An Adventurer in the 21st Century
Molecular biologist works to unravel the mysteries behind glow-in-the-dark bacteria
March 15, 2016
Bonnie Bassler was a doctoral student completing graduate work in biochemistry at The Johns Hopkins University in the late 1980s when she heard about a science meeting in Baltimore.
It was free and she could drive downtown herself in her Ford Escort. She sat through several talks, but it was geneticist Mike Silverman’s talk that caught her attention. He described how he was researching glow-in-the-dark bacteria who, when they reach a certain cell number, all turn on their lights together.
“It made the invisible world visible. I thought that guy is either crazy or a genius,” said Bassler, who earned her Ph.D. in Biochemistry from Johns Hopkins. “I don’t know what inspired me to have the courage to run up to him and hang on his podium and say, ‘Let me be your post-doc.’”
To her surprise, Silverman consented. The research they took on together paved the way for a career that has taken her to Princeton University, where she is the Squibb Professor in Molecular Biology. In her career, she has become a MacArthur Fellowship Recipient, a member of the National Academy of Sciences, and a Fellow of the American Academy of Arts and Sciences. She has received special recognition from the World Cultural Council and in 2015 shared the Shaw Prize in Life Science and Medicine.
Bassler will return to Baltimore to deliver the keynote lecture, “Tiny Conspiracies: Cell-to Cell Communication in Bacteria,” at Loyola University Maryland’s 2016 Grand Seminar on Wednesday, April 13, 2016, at 6:30 p.m. in McGuire Hall East. The lecture is free and open to the public.
In her lecture Bassler will speak about her research, which shows that as bacteria grow and divide, they release molecules that serve as a proxy, helping them track how many bacteria are there. When they reach a certain number, they all change behavior at once—in a collective action.
“We all know about collective activity. If you want to move a piano, you get your friends and you go one, two, three, and you move it,” Bassler said. “This is like command and control of the troops.”
Today that research is accepted. But 20 years ago when Bassler and Silverman were working side by side in a laboratory, their findings were new—and surprising. “This bacteria is so much more sophisticated than we thought,” she said.
As she does in the classroom, Bassler plans to make her speech at Loyola accessible even to those without a science background.
“I believe scientists in the 21st century have a social contract with the nation to get out of the lab and explain their science,” said Bassler, who teaches a course at Princeton designed for non-science majors. “Many people think they are not scientifically minded, or that science is boring, or not relevant, so this class is to convince students that to have a civilized society, that you have to know about science. Many of the issues we vote on are, in fact, science.”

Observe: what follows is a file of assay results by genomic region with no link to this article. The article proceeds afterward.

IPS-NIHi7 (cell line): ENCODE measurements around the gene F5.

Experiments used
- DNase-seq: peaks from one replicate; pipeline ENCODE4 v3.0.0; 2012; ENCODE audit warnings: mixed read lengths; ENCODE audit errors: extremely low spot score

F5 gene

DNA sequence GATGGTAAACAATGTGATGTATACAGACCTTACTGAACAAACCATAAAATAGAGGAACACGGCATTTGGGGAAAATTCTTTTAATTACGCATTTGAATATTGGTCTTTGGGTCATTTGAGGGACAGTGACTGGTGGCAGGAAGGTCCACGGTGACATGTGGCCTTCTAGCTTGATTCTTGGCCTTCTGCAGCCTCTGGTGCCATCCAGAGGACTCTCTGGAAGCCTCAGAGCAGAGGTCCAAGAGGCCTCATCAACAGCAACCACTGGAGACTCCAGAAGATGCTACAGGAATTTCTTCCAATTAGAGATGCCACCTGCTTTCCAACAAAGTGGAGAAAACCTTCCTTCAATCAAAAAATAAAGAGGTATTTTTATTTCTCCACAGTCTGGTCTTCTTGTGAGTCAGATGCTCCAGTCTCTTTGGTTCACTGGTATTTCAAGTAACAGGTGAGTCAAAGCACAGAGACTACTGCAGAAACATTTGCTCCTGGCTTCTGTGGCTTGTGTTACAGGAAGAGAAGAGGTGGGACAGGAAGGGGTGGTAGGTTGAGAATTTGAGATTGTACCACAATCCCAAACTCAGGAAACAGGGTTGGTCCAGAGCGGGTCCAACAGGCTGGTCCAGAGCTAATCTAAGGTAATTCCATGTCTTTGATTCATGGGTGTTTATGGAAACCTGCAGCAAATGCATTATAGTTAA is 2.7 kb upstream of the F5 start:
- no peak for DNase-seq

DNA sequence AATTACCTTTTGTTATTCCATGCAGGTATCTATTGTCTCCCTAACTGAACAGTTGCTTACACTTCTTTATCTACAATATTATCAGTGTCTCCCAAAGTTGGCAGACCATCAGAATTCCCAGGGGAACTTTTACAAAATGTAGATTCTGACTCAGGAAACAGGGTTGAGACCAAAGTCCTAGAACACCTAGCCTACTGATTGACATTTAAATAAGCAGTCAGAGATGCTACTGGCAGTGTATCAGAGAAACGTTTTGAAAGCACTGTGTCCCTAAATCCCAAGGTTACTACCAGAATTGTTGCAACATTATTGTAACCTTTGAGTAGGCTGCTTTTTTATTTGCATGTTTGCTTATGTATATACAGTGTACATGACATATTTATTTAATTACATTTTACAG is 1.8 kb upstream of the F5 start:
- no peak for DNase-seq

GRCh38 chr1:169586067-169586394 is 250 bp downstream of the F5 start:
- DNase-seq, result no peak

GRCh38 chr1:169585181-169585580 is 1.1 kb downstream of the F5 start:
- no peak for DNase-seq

Because colleges and universities are educating tomorrow’s leaders, Bassler feels it is especially important for those graduates who have an understanding of science. “The idea is to make informed citizens who think science is wondrous who can actually vote on what they think, not what someone else has told them.”
This semester Bassler is teaching her students about the Zika virus, genetically modified food, and forensic DNA, delving into Scientific American and other media the students will be able to turn to after graduation. “It’s not an old class, it’s about right now, this idea of being an adventurer in the 21st century.”
To Bassler, being an adventurer in the 21st century means overseeing a lab full of students who are advancing her research.
“The people who come to my lab are super courageous,” Bassler said. “They’re smart and they’re curious. And somehow they’ve picked this project. Their parents are saying, ‘Go cure cancer!’ They’re not saying, ‘Go work on glow-in-the-dark bacteria.’ I do believe they are doing something toward applications. They are working toward the very first step on that pathway.”
Doing research can be particularly challenging as significant discoveries are few and far between. So it takes stamina and curiosity and commitment.
“What you are trying to do is prove yourself wrong. You have to be able to live with incomplete knowledge,” she said. “Then there are these few moments where, for reasons you don’t understand, you’ve got it. And you say, ‘Aha!’ Often it’s a putting of ideas together, a sort of a framework of ideas in your head, of the ways things work. But it’s infrequent. The dry spells last a long time. You have to be able to weather those.”
Many of her students carry the research they are doing in her lab with them after they graduate and go on to conduct research in their post-doctoral labs—and they collectively come closer to understanding the glow-in-the-dark bacteria.
“Who would have thought that from this crazy thing Mike Silverman was talking about in Baltimore 20 years ago there are applications in food, in health, in the environment?” she said. “Bacteria are very mysterious. I spend half my time thinking we have come so far… and the other half thinking we don’t understand it at all.”